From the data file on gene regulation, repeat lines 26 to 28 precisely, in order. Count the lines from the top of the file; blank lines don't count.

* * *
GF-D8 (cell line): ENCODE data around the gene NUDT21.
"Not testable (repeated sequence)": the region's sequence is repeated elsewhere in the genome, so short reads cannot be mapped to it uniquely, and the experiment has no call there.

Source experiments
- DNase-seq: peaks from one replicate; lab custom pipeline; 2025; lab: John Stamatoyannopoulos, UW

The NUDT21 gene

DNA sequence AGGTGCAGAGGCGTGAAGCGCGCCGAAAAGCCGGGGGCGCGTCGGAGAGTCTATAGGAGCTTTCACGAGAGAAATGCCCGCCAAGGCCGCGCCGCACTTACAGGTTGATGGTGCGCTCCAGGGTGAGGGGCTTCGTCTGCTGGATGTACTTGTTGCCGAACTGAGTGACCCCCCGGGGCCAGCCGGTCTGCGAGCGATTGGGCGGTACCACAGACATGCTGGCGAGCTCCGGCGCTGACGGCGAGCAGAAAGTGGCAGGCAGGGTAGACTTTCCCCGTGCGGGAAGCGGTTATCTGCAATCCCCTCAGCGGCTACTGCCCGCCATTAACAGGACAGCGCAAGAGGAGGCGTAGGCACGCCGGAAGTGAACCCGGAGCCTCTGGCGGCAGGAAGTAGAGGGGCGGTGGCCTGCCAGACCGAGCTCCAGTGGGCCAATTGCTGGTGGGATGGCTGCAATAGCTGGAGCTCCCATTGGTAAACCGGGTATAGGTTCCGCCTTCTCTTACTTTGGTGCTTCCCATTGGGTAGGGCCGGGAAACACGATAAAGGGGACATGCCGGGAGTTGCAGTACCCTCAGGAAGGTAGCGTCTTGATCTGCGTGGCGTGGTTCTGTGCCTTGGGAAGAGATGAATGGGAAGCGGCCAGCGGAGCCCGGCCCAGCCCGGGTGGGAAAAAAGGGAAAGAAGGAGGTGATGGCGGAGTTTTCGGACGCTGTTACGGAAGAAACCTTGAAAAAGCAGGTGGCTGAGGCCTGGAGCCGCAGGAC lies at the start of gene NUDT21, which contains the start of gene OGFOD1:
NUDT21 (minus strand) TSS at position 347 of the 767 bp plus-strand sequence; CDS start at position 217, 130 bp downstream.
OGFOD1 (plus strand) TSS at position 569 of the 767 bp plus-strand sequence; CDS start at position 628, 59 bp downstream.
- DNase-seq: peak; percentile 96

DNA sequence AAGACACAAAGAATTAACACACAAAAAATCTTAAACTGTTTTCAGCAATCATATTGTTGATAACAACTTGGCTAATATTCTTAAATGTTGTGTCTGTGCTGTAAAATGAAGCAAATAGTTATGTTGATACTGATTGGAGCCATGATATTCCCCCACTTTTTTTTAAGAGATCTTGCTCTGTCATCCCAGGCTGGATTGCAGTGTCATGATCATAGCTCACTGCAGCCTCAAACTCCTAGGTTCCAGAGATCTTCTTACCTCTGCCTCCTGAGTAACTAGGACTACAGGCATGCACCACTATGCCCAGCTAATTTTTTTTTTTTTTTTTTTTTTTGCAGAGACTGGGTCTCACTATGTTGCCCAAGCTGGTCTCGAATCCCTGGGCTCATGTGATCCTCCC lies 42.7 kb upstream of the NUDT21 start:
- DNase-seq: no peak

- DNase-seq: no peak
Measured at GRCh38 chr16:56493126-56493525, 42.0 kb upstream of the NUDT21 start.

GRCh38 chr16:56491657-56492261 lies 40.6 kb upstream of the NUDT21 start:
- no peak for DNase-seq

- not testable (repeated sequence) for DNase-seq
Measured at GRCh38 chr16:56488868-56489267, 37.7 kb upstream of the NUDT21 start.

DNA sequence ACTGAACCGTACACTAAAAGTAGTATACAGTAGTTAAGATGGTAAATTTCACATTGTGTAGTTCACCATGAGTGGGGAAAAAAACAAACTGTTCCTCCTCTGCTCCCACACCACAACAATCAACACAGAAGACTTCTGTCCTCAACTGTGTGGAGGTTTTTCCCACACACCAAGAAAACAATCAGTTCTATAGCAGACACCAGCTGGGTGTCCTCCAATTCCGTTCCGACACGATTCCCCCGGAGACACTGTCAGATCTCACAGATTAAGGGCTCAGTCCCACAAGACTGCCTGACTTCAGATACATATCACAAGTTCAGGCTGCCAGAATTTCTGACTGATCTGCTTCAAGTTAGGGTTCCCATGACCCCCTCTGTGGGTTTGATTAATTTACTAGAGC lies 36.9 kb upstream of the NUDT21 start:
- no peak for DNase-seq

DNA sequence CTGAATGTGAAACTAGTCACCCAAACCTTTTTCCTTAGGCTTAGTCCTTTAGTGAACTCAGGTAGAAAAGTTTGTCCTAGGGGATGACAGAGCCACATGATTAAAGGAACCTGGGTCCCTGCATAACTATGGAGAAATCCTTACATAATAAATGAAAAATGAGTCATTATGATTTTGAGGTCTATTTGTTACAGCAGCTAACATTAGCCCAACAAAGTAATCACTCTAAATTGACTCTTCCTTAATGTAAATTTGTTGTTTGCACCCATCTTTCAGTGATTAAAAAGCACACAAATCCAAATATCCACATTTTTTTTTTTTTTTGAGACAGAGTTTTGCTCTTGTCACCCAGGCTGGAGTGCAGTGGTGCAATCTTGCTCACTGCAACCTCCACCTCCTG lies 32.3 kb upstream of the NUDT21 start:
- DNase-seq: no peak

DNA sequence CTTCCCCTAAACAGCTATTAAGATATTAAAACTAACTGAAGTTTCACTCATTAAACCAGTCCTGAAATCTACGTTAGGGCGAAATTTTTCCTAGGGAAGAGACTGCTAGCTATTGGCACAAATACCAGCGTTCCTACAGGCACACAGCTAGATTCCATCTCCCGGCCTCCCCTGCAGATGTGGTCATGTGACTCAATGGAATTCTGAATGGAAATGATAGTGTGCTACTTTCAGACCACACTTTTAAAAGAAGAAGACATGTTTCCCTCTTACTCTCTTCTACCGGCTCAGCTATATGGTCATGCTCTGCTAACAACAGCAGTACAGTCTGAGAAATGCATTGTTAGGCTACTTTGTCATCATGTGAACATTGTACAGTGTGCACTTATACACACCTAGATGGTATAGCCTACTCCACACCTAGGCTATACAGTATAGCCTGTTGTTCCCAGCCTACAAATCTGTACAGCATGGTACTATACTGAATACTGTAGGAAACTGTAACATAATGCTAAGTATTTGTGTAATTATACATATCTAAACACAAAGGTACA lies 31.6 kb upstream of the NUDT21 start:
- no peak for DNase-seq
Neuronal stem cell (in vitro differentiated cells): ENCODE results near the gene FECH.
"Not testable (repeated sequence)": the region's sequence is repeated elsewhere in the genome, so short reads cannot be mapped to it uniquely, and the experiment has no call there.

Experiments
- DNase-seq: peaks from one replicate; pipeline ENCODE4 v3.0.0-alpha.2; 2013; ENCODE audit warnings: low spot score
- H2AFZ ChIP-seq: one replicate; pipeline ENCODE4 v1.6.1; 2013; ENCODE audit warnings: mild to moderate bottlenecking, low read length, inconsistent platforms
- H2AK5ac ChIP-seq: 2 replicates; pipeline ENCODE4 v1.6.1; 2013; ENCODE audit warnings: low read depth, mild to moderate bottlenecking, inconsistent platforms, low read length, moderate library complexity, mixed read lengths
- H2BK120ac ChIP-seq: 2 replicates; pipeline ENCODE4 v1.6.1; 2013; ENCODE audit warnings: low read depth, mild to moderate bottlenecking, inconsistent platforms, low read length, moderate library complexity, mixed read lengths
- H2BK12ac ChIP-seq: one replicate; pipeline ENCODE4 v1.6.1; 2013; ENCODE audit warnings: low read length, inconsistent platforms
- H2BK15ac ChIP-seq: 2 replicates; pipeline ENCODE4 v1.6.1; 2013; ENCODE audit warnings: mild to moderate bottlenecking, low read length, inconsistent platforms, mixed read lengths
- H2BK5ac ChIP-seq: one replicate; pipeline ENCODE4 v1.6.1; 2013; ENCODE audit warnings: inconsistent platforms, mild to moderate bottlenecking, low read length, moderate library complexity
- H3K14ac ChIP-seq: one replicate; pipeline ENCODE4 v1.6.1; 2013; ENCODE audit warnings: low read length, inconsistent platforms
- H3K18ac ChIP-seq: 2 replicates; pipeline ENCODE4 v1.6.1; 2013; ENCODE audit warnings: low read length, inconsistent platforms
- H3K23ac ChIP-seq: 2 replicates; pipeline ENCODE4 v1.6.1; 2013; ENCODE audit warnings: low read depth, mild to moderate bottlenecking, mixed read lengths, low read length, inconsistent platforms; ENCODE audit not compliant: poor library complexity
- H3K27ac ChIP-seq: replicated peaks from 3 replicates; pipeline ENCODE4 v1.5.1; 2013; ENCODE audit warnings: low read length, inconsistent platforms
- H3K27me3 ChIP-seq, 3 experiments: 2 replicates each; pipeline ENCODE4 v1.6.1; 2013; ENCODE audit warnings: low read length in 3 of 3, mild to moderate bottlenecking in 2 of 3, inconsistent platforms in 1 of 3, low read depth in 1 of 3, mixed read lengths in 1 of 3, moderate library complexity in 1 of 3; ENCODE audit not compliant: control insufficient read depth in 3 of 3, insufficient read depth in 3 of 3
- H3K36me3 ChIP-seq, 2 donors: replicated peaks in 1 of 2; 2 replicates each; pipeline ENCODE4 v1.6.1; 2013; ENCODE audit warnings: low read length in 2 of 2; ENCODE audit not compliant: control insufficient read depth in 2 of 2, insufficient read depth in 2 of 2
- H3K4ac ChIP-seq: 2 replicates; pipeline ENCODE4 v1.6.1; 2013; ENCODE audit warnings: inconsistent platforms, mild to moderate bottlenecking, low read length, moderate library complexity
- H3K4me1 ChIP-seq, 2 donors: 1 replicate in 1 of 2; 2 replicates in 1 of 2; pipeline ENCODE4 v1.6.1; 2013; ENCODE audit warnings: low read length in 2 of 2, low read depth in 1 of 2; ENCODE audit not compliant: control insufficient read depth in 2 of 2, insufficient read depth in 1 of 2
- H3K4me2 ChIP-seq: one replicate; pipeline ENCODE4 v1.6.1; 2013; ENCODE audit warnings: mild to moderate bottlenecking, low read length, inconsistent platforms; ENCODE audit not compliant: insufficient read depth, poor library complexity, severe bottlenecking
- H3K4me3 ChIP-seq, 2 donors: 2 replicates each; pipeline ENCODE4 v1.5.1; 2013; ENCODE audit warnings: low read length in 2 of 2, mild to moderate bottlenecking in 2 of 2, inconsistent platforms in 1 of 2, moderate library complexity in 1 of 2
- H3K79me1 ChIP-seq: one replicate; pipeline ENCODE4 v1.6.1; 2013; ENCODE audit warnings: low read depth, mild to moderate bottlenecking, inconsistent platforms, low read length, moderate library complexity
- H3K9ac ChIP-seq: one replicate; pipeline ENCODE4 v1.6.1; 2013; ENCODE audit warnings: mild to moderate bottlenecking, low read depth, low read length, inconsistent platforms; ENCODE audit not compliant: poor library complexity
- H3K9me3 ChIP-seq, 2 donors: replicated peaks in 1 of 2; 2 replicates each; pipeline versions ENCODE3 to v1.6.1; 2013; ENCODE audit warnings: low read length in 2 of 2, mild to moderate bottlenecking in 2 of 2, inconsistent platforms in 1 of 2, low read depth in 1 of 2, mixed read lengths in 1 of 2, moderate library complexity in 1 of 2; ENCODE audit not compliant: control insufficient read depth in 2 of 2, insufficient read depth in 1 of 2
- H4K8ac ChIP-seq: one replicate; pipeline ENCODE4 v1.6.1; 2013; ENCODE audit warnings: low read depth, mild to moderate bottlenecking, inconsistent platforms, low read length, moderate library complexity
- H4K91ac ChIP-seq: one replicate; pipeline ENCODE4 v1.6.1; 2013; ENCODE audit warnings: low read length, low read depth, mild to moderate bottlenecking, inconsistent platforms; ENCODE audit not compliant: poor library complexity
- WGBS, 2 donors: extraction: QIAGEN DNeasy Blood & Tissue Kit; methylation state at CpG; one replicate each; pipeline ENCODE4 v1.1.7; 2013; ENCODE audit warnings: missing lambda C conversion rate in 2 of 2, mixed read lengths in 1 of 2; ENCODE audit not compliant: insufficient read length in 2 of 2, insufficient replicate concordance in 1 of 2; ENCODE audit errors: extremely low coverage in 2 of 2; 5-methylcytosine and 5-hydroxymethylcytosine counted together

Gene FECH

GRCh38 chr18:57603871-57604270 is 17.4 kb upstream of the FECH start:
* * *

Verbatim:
Experiments
- DNase-seq: peaks from one replicate; pipeline ENCODE4 v3.0.0-alpha.2; 2013; ENCODE audit warnings: low spot score
- H2AFZ ChIP-seq: one replicate; pipeline ENCODE4 v1.6.1; 2013; ENCODE audit warnings: mild to moderate bottlenecking, low read length, inconsistent platforms